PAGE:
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Facebook CEO Mark Zuckerberg gets merciless SNL treatment

Commentary: To warm him up for his congressional appearances this week, Zuckerberg is presented by the late-night show as a desperate nerd with a childish, maniacal laugh.

Technically Incorrect offers a slightly twisted take on the tech that's taken over our lives.


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Still confident of his own talents.

SNL/YouTube screenshot by Chris Matyszczyk/CNET

It's been a difficult couple of weeks for Facebook CEO Mark Zuckerberg.

He's had to face a chorus of criticism, after it was revealed that Facebook data had allegedly been scraped by possibly nefarious actors at Cambridge Analytica.

To make things worse, this week he has to meet with another disturbing troupe of actors -- members of Congress.

So Saturday Night Live thought it would warm him up with an appearance on its "Weekend Update" segment.

Sadly, this wasn't the real Zuckerberg, but Alex Moffat stepping into the gray T-shirt. 

Still, he presented the same confident, nerdly figure that we see in real life. With an added childish, maniacal laugh.

He was asked whether he was going to resign.

"According to our data sets, I don't have to and you can't make me," Zuckerberg said in a remarkably accurate depiction of the actual facts of Facebook's governance.

He then claimed he wanted to personally apologize to all 87 million people whose data had allegedly gone astray in the Cambridge Analytica debacle. He wanted to do it one-by-one, while revealing the precise intimate details of what users had been doing.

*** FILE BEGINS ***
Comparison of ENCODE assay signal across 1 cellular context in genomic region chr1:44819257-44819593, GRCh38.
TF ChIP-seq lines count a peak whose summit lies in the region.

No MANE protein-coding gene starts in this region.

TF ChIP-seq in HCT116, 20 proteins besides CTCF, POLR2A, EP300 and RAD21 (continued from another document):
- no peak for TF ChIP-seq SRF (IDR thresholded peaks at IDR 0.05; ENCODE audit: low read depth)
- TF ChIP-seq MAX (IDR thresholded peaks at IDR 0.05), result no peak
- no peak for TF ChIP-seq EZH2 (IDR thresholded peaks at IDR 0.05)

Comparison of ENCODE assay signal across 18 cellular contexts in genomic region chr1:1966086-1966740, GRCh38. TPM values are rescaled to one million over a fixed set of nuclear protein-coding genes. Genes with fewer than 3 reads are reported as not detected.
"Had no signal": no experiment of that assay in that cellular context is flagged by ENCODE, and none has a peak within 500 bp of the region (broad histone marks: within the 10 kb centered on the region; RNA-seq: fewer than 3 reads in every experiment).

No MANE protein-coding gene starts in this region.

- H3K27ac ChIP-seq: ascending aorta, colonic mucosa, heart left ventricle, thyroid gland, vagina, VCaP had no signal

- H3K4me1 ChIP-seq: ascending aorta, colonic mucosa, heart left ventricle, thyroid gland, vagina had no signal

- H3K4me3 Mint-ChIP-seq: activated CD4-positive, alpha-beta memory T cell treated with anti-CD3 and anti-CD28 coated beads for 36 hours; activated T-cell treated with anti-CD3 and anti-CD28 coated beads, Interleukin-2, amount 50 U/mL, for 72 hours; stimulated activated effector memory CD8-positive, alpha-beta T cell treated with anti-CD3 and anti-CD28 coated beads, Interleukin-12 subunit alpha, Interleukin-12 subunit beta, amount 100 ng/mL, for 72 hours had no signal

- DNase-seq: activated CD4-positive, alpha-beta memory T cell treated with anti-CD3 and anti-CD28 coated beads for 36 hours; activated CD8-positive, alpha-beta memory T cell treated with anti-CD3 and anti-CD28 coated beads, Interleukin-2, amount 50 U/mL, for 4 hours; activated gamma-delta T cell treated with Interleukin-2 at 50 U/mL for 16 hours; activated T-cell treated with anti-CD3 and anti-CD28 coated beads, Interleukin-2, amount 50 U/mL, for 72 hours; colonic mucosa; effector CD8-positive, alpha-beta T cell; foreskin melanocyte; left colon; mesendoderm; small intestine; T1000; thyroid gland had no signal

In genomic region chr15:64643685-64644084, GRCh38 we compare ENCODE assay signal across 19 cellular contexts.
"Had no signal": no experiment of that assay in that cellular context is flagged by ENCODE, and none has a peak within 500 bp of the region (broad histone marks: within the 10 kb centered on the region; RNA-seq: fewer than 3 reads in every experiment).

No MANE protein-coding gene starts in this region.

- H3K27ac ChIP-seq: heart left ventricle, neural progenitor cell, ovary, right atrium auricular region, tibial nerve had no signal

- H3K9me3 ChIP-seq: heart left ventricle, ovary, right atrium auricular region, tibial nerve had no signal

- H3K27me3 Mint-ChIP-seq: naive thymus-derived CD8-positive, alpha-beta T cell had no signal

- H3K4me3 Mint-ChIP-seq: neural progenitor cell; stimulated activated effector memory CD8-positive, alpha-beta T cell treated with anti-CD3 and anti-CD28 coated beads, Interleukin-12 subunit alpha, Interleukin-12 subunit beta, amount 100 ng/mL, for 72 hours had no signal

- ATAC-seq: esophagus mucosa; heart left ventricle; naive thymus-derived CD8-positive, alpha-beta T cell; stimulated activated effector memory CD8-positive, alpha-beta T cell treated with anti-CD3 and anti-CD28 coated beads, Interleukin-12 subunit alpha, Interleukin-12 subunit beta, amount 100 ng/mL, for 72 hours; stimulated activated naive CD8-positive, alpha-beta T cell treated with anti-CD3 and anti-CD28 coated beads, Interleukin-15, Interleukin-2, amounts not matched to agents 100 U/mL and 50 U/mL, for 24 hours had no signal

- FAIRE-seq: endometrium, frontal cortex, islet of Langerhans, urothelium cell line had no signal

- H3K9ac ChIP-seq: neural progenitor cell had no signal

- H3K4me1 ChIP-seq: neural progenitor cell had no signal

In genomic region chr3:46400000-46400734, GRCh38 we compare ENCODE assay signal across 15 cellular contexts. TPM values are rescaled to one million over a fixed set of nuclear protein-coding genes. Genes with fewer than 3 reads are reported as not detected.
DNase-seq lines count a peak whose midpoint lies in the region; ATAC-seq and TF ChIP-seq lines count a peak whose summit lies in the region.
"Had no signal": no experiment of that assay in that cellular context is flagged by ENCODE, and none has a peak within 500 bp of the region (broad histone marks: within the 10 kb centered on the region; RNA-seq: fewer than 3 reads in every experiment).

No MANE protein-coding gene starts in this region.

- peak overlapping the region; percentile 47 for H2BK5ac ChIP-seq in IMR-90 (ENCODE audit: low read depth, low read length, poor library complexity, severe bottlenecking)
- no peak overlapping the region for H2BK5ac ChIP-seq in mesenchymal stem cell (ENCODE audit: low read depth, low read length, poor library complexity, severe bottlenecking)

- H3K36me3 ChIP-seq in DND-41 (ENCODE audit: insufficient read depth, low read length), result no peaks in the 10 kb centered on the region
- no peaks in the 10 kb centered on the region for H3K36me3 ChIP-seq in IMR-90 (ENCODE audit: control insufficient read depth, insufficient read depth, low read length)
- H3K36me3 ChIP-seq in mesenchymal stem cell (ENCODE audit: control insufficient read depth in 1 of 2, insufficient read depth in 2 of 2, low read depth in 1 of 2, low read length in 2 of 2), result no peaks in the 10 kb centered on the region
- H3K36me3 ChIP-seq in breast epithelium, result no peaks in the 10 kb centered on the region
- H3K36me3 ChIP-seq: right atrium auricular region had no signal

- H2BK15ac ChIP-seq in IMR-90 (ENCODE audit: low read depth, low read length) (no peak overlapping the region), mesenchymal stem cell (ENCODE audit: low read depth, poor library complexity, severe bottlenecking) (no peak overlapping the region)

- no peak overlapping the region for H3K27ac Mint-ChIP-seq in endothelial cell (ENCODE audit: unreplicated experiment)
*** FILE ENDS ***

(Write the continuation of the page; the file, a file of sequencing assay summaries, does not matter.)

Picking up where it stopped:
The faux Facebook CEO then proceeded to show how funny he is. Or, rather, how funny he thinks he is. To underline this funniness, he adopted a laugh that would make a hyena puts its paws over its ears.

There was, of course, the question of whether users will be able to delete their data. Moffat as Zuckerberg said no. 

Asked why, he replied: "Because it's mine. You gave it to me. No backsies. And if you don't like it, you can suck it," he said, with another yelping laugh. Or five.

He is, of course, right. Users gave his company all their data quite freely, perhaps not quite realizing what Facebook might do with it.

As he carefully explained, yes, perhaps Facebook "sold out our democracy to Russian trolls farms," but in return people got Farmville. Talk about a fair exchange.

Facebook didn't immediately respond to a request for comment.

The New York Times reported Sunday that Zuckerberg is receiving special training for congressional appearance. 

I'm sure it will make for riveting viewing. And not a little comedy.

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